11. Honey mustard

Taking your tuna above and beyond doesn't have to be a stressful endeavor, and that goes for both the preparation of it as well as the sauce on the side. Honey, mustard, and a handful of pantry staples can really go a long way in a honey mustard sauce, and the versatility of this sauce is guaranteed to keep you coming back to it again and again.

So what makes this super simple sauce worthwhile for your next tuna dish? First of all, it's a flavor bomb for what is, on its own, a relatively flavorless fish. The sweetness from the honey, tangy zip from mustard (yellow or Dijon both work great here), a delicate creaminess from the emulsion of mayonnaise and olive oil, and a hit of spice from garlic powder, onion powder, and paprika all come together to add an insane amount of umami flavor to a tuna salad that just isn't hitting right.

The added bonus of the honey mustard sauce? Not only does it serve as a side sauce, but it can also act as a marinade. Cover your tuna steaks in the sauce and let them sit in a plastic bag or glass baking dish in the refrigerator for a few hours before dinnertime. No need to season your fish before cook time — that silky sweet sauce will do all the hard work for you.

12. Spicy aioli

If you've ever wondered why dunking a piece of sushi, a chicken nugget, a french fry — anything, really — into a spicy aioli tastes like fireworks in your mouth, there's a good reason. A well-spiced, creamy aioli helps to cut through the richness of a fried potato or a hot, crispy piece of fish or chicken without overpowering whatever you're dipping. With a baked or seared tuna steak, the hot spice will provide plenty of flavor while still letting that tuna be the star.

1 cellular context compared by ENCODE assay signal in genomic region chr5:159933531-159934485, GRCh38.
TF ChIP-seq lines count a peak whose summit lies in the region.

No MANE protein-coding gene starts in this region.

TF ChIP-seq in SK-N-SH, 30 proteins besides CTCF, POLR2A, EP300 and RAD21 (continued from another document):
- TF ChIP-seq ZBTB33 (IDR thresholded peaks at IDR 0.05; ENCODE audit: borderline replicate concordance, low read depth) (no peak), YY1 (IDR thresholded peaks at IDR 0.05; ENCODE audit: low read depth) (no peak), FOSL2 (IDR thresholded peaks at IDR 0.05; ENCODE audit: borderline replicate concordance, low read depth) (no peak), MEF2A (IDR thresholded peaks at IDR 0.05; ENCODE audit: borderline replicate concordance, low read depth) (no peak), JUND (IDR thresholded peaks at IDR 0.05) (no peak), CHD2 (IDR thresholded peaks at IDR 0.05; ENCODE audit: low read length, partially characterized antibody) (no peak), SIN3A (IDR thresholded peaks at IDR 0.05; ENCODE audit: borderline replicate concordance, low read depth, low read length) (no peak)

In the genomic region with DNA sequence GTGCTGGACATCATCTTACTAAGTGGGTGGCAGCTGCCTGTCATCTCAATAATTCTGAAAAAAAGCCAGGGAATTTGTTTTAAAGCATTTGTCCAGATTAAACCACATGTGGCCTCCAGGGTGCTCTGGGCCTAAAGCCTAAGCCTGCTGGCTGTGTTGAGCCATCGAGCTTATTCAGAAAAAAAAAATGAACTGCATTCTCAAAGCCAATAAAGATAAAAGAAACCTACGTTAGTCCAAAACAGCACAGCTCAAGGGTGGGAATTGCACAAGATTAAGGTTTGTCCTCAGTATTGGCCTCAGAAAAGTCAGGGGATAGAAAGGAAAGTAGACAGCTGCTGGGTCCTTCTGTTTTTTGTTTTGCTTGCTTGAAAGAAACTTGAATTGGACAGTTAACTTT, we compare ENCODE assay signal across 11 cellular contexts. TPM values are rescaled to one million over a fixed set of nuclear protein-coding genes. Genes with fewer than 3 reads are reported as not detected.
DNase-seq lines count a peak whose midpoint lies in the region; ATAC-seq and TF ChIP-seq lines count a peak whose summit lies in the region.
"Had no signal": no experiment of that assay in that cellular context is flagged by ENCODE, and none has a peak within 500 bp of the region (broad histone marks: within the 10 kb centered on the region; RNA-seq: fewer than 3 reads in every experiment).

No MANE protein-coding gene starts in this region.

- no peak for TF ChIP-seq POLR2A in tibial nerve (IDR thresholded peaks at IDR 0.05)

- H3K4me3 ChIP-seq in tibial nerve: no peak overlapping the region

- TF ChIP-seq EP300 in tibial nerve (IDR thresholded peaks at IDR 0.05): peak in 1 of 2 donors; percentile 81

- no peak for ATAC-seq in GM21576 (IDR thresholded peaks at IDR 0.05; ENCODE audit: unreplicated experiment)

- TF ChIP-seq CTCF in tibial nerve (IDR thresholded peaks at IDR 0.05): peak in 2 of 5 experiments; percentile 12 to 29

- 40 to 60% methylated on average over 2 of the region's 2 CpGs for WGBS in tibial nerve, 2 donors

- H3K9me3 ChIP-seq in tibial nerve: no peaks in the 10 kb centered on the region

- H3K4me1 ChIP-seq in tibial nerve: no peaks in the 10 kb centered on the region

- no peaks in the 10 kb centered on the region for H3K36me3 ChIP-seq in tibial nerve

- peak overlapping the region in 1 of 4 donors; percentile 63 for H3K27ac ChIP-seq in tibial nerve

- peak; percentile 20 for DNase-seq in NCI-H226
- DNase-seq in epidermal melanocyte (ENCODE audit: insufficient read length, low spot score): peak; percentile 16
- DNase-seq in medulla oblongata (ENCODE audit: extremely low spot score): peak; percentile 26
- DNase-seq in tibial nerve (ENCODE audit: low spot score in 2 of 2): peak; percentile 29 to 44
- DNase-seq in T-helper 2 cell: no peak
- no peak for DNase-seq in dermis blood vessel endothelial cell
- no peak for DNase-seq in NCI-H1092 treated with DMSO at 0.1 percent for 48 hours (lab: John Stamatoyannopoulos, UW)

To assemble a spicy aioli at home, you'll just need a few standard ingredients. First, you'll start with a base similar to mayonnaise, then you can really zhuzh it up with smoked paprika, garlic, lemon juice, and maybe a few dashes of your favorite hot sauce. Season and spice up to your liking, making sure that you don't make it so spicy that you can't taste the tuna itself. Not ready to commit to going full throttle with a raw tuna steak? Mix this with your favorite canned tuna and take that run-of-the-mill tuna salad to the next level.

13. Tomato sauce

Tomato sauce is one of the most well-known sauces in the culinary world — there's a reason it's one of the five "mother sauces" from which all other sauces are derived. A tomato sauce doesn't have to be loaded up with the culinary equivalent of bells and whistles. In fact, a simple tomato sauce requires only a few ingredients and provides just the right level of bright, fresh flavors to make your protein really shine.

In the case of tuna, sometimes simplicity is the key to the perfect preparation. Start with onions, garlic, your favorite olive oil, and a can of really good chopped canned tomatoes — San Marzano are some of the best on store shelves — and cook it on low. Let everything simmer for an hour or so, seasoning as you go with salt and pepper and maybe a sprinkle of dried basil, and let it develop into a deeply flavorful, thick sauce. A splash of white wine or chicken broth can be added here to thin the sauce slightly and develop the flavors further.

Cook your tuna in the sauce itself and let it seep into every inch of it, or bake or sear it separately and drape this luxurious sauce over top. With just a few ingredients and appreciation for the humble yet impressive tuna, a restaurant-quality dish is served.